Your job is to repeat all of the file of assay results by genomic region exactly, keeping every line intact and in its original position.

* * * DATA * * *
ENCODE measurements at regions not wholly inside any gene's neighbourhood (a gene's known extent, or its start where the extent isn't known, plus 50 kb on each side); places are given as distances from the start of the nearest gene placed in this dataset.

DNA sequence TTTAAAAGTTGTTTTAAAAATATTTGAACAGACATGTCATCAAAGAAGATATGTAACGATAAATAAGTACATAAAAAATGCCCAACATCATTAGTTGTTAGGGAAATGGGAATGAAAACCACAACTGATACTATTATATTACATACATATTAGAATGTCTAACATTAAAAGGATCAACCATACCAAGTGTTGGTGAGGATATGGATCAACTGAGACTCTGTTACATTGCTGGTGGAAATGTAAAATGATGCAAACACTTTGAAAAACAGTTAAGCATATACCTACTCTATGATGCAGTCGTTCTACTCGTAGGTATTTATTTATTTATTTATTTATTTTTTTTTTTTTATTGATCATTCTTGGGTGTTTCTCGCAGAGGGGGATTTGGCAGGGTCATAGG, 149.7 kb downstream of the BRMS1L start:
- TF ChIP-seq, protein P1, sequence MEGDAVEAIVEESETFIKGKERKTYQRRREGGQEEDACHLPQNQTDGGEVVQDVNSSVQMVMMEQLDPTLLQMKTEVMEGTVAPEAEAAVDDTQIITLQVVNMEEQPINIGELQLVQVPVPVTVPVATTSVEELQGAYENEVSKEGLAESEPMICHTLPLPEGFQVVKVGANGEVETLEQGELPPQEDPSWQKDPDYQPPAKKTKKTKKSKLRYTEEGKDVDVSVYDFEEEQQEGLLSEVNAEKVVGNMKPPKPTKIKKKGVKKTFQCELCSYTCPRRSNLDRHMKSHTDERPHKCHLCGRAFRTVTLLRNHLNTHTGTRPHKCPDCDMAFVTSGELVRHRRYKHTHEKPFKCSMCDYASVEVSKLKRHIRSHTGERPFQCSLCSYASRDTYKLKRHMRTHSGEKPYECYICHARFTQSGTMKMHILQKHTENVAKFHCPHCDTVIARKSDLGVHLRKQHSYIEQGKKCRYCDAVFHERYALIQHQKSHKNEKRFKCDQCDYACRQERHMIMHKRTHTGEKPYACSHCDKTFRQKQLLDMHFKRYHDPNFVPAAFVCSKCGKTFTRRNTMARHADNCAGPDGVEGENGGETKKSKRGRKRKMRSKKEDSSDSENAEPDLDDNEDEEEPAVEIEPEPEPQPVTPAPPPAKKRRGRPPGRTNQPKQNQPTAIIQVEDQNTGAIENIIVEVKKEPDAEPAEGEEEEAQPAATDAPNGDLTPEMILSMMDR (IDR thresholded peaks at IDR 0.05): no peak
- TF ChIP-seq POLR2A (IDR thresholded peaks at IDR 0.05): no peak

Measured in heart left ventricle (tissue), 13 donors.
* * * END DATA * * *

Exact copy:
ENCODE measurements at regions not wholly inside any gene's neighbourhood (a gene's known extent, or its start where the extent isn't known, plus 50 kb on each side); places are given as distances from the start of the nearest gene placed in this dataset.

DNA sequence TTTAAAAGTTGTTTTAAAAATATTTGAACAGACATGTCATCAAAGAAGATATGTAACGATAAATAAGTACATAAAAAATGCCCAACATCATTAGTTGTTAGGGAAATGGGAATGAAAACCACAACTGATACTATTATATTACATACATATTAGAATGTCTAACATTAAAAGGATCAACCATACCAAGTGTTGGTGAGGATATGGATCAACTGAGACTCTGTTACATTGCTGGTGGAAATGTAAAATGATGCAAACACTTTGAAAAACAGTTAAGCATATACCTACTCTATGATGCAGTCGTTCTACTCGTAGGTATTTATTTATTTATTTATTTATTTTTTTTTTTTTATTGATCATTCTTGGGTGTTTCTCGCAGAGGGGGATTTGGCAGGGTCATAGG, 149.7 kb downstream of the BRMS1L start:
- TF ChIP-seq, protein P1, sequence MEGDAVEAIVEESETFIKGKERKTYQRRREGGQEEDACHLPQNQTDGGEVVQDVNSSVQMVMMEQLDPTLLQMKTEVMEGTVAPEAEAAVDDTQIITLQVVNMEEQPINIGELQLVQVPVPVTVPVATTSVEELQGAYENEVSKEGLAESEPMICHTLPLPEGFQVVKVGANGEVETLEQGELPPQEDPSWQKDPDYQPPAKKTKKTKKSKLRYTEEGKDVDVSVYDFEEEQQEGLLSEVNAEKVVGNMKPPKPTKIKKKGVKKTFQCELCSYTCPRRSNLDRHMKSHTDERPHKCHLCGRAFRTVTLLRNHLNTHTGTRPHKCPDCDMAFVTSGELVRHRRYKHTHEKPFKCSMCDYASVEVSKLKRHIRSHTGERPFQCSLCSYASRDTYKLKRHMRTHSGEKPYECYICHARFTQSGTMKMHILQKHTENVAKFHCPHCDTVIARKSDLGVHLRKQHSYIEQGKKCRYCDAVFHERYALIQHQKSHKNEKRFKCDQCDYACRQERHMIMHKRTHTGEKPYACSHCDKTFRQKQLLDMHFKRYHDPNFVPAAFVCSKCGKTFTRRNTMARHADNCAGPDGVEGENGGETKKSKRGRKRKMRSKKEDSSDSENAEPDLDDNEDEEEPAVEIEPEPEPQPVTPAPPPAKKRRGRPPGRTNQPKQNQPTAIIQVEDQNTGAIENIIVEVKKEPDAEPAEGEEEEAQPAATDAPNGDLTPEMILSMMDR (IDR thresholded peaks at IDR 0.05): no peak
- TF ChIP-seq POLR2A (IDR thresholded peaks at IDR 0.05): no peak

Measured in heart left ventricle (tissue), 13 donors.